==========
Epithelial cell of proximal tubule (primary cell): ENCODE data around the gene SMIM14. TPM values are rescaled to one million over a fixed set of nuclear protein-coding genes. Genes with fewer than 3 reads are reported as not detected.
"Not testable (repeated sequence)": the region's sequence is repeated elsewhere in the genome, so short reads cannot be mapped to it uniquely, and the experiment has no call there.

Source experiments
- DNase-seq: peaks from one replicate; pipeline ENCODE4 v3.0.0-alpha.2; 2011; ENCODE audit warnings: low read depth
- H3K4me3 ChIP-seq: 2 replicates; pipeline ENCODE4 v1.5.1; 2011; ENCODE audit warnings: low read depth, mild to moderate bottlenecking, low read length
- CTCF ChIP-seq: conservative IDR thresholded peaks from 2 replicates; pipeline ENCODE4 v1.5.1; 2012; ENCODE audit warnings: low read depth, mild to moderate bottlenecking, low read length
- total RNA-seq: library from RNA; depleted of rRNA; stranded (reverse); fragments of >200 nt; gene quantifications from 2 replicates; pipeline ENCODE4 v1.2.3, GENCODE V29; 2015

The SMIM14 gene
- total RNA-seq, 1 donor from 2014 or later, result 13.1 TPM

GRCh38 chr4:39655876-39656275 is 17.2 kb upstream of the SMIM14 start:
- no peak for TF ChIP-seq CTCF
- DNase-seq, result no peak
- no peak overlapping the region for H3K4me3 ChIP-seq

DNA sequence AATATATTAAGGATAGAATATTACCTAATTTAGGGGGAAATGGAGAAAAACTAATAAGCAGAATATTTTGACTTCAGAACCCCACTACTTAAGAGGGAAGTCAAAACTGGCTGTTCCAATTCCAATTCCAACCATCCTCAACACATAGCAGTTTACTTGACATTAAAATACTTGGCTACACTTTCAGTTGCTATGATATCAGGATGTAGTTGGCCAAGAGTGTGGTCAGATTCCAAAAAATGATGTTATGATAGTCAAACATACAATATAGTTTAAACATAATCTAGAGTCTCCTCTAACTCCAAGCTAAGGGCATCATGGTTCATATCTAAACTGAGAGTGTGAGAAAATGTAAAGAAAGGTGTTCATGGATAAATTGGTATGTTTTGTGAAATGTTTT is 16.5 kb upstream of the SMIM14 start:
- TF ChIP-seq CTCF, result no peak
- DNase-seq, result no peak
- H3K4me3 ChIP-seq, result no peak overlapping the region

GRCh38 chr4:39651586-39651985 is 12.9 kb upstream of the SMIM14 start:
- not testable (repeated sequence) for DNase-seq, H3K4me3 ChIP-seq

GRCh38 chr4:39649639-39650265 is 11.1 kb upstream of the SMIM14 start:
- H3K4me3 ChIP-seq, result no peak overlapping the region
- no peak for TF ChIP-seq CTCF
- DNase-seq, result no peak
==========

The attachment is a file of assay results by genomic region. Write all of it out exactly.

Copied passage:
Epithelial cell of proximal tubule (primary cell): ENCODE data around the gene SMIM14. TPM values are rescaled to one million over a fixed set of nuclear protein-coding genes. Genes with fewer than 3 reads are reported as not detected.
"Not testable (repeated sequence)": the region's sequence is repeated elsewhere in the genome, so short reads cannot be mapped to it uniquely, and the experiment has no call there.

Source experiments
- DNase-seq: peaks from one replicate; pipeline ENCODE4 v3.0.0-alpha.2; 2011; ENCODE audit warnings: low read depth
- H3K4me3 ChIP-seq: 2 replicates; pipeline ENCODE4 v1.5.1; 2011; ENCODE audit warnings: low read depth, mild to moderate bottlenecking, low read length
- CTCF ChIP-seq: conservative IDR thresholded peaks from 2 replicates; pipeline ENCODE4 v1.5.1; 2012; ENCODE audit warnings: low read depth, mild to moderate bottlenecking, low read length
- total RNA-seq: library from RNA; depleted of rRNA; stranded (reverse); fragments of >200 nt; gene quantifications from 2 replicates; pipeline ENCODE4 v1.2.3, GENCODE V29; 2015

The SMIM14 gene
- total RNA-seq, 1 donor from 2014 or later, result 13.1 TPM

GRCh38 chr4:39655876-39656275 is 17.2 kb upstream of the SMIM14 start:
- no peak for TF ChIP-seq CTCF
- DNase-seq, result no peak
- no peak overlapping the region for H3K4me3 ChIP-seq

DNA sequence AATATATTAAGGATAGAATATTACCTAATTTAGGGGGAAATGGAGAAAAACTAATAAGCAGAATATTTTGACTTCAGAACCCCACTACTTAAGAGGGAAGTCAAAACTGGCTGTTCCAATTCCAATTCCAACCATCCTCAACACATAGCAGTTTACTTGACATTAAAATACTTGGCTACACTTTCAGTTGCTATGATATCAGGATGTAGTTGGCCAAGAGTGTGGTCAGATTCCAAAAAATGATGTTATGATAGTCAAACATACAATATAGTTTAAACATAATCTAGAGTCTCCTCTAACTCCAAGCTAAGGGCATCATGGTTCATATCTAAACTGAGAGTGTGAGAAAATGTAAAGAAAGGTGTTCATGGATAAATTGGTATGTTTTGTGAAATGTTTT is 16.5 kb upstream of the SMIM14 start:
- TF ChIP-seq CTCF, result no peak
- DNase-seq, result no peak
- H3K4me3 ChIP-seq, result no peak overlapping the region

GRCh38 chr4:39651586-39651985 is 12.9 kb upstream of the SMIM14 start:
- not testable (repeated sequence) for DNase-seq, H3K4me3 ChIP-seq

GRCh38 chr4:39649639-39650265 is 11.1 kb upstream of the SMIM14 start:
- H3K4me3 ChIP-seq, result no peak overlapping the region
- no peak for TF ChIP-seq CTCF
- DNase-seq, result no peak